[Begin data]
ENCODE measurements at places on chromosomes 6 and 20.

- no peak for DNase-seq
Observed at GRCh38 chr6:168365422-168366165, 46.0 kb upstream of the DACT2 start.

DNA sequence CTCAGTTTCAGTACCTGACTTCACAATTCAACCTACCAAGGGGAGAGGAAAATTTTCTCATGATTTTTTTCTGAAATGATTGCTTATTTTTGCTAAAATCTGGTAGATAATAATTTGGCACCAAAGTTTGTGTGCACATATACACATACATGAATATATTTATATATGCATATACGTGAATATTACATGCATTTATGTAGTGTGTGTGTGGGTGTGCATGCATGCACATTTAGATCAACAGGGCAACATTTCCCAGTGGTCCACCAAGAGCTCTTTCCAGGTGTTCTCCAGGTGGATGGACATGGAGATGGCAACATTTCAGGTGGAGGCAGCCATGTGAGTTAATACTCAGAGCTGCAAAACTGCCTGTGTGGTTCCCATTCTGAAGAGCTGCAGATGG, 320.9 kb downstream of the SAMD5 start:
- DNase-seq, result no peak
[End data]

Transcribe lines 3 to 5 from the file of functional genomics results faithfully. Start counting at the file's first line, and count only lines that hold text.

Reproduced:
Observed at GRCh38 chr6:168365422-168366165, 46.0 kb upstream of the DACT2 start.

DNA sequence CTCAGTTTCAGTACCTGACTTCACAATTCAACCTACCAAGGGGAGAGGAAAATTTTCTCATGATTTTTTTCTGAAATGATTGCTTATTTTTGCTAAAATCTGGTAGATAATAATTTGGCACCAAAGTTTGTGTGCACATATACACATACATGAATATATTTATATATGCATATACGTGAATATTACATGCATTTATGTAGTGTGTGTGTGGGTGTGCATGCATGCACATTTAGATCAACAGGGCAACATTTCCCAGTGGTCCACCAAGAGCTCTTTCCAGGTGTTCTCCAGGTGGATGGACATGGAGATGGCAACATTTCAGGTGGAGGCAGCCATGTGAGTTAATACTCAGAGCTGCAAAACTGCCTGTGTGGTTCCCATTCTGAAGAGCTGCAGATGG, 320.9 kb downstream of the SAMD5 start:
- DNase-seq, result no peak